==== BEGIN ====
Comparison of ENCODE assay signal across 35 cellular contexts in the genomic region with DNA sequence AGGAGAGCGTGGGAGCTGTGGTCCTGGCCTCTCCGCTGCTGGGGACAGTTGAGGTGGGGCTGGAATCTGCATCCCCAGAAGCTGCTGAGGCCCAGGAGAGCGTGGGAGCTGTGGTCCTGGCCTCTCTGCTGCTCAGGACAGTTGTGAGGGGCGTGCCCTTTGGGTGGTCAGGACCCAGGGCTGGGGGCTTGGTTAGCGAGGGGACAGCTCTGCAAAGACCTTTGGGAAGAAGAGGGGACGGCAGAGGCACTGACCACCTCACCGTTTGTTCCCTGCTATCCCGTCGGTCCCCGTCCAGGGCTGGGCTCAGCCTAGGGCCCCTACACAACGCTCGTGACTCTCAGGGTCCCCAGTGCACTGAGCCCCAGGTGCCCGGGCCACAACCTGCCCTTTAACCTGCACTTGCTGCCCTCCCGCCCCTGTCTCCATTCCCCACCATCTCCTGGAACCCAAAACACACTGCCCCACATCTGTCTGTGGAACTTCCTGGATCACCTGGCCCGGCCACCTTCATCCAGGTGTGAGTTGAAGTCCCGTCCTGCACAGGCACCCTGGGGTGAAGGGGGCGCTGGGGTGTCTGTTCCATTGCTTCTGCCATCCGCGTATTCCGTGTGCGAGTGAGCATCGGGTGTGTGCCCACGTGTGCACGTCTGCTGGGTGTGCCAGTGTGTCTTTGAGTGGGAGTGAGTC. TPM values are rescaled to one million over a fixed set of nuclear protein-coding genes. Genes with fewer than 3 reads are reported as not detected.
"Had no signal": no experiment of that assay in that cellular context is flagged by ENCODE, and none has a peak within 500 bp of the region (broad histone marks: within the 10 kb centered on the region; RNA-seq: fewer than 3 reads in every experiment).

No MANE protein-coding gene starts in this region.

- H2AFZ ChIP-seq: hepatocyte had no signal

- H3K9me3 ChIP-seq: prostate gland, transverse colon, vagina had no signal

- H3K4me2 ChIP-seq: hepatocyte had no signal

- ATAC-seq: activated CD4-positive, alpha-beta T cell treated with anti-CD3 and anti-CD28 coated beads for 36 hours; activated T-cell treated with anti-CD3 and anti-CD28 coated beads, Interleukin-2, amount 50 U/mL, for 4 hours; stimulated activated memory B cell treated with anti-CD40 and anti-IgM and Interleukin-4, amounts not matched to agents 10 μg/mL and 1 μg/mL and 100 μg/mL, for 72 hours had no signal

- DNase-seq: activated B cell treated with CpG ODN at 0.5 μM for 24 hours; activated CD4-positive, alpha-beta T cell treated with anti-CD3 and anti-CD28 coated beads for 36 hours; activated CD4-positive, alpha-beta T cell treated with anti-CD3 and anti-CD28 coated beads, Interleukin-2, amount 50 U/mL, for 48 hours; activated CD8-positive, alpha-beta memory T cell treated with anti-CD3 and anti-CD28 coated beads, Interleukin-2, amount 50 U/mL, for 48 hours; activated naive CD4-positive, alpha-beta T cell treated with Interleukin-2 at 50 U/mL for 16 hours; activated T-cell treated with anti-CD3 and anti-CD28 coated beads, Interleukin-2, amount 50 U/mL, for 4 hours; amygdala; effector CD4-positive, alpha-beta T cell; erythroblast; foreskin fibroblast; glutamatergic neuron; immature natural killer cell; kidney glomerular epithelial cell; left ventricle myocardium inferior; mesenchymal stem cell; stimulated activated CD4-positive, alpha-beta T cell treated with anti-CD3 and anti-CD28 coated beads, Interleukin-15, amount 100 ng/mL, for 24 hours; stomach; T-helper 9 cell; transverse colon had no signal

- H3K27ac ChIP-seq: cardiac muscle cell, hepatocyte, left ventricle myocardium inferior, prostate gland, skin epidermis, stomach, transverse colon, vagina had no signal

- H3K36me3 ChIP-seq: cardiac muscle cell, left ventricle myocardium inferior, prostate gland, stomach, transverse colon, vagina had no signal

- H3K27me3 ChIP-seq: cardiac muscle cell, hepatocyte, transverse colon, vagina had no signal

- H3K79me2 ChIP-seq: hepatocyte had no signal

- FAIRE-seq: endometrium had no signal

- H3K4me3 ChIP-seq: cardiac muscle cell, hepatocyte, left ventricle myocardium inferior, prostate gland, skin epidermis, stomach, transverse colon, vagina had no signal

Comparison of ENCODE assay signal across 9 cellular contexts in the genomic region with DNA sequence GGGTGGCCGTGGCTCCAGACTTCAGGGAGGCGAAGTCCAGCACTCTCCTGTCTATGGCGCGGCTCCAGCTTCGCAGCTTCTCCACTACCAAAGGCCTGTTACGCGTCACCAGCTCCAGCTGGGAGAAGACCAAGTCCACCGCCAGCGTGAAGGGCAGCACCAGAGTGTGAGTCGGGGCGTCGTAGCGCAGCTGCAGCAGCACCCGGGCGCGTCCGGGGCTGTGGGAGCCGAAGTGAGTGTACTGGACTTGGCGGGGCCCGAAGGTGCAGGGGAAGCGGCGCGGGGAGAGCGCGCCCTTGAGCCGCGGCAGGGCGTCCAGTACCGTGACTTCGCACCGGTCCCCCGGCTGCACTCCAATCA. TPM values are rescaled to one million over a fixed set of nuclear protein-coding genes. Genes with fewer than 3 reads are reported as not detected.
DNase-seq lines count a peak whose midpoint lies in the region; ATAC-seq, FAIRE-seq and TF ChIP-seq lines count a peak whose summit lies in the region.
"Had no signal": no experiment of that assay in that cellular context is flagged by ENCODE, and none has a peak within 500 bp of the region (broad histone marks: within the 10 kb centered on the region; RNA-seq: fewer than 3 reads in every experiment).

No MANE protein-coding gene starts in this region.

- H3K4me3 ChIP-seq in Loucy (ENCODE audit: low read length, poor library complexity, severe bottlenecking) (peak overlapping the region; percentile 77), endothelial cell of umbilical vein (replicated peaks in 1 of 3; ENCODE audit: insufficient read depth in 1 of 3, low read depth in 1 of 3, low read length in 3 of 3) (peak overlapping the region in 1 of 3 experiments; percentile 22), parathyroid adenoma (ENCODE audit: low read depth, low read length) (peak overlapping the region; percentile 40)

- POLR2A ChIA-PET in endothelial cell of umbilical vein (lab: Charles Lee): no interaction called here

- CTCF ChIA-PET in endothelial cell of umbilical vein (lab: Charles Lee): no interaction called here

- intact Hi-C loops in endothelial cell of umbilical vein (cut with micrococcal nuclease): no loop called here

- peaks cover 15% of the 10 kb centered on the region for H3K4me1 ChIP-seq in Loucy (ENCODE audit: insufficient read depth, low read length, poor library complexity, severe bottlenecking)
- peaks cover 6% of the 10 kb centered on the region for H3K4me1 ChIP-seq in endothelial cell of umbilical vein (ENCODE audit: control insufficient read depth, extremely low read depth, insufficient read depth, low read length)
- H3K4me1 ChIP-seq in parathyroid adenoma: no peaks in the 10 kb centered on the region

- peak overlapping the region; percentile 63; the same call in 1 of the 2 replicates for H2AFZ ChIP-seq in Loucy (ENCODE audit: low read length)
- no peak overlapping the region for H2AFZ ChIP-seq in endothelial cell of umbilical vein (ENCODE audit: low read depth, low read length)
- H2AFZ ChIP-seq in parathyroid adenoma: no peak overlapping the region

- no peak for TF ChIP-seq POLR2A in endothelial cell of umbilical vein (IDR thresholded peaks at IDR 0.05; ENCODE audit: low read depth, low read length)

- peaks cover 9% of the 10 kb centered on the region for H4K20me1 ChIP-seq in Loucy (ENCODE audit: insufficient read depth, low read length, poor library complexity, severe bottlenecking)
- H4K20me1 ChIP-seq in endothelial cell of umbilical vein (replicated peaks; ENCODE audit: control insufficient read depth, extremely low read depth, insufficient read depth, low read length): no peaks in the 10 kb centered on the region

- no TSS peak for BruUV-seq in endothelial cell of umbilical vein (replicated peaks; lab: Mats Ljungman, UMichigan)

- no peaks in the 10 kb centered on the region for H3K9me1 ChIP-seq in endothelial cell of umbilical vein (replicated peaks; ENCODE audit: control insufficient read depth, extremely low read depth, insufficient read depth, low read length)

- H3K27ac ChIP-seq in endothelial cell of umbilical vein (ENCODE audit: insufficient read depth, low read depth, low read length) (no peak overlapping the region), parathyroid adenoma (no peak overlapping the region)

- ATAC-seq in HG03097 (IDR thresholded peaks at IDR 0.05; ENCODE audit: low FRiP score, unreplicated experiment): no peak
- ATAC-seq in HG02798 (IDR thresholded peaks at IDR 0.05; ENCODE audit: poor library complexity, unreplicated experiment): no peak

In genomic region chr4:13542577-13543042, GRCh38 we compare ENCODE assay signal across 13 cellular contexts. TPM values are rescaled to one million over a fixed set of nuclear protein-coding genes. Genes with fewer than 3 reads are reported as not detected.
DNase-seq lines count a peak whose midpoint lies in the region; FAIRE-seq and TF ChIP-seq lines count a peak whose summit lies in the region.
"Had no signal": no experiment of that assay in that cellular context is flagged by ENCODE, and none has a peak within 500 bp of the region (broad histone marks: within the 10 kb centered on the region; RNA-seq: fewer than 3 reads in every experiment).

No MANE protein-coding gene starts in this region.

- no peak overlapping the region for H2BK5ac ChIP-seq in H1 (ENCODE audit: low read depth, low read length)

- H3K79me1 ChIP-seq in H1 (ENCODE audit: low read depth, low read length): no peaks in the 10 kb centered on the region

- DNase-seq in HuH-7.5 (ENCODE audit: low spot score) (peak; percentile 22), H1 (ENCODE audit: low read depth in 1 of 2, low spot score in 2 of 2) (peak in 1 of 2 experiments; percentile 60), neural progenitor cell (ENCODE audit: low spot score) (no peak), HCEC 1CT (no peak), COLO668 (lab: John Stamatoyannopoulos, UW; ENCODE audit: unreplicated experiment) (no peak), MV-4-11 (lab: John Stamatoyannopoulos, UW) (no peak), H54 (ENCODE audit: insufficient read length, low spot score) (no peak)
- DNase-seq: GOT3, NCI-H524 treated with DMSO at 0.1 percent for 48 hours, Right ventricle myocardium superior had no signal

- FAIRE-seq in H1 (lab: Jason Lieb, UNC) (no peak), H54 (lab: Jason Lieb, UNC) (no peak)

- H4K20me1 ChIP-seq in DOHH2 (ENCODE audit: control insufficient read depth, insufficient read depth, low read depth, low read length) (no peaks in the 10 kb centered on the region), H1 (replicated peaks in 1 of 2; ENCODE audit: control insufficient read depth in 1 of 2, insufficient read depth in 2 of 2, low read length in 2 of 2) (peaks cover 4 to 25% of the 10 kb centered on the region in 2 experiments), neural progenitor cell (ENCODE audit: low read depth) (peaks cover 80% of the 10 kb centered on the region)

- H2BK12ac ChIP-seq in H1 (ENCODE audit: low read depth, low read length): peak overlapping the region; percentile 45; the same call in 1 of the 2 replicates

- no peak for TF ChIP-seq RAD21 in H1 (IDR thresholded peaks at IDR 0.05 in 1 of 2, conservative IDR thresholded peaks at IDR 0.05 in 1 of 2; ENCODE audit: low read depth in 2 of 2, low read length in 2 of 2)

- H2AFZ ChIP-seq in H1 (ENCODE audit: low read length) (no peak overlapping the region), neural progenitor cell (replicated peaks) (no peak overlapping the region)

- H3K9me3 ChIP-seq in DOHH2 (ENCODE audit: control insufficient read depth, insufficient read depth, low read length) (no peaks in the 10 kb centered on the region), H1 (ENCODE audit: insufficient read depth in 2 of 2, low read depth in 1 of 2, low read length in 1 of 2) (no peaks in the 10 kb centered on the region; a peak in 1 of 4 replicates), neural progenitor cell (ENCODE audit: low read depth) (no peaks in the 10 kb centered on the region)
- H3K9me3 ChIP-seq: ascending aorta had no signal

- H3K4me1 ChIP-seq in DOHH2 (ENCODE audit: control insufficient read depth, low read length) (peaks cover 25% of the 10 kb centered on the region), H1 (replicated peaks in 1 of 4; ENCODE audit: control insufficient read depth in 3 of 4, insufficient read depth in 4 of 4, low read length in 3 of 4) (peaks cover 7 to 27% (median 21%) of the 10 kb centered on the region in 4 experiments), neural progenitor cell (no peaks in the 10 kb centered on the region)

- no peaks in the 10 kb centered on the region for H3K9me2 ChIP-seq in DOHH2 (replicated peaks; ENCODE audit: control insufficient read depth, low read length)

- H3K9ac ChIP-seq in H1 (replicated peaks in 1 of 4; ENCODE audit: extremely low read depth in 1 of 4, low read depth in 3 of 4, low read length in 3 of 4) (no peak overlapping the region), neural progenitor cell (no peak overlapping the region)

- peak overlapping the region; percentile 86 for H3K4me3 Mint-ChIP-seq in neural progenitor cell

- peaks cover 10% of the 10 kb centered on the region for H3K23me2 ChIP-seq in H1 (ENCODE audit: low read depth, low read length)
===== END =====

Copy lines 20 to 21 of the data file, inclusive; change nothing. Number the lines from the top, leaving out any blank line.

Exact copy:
- POLR2A ChIA-PET in endothelial cell of umbilical vein (lab: Charles Lee): no interaction called here

- CTCF ChIA-PET in endothelial cell of umbilical vein (lab: Charles Lee): no interaction called here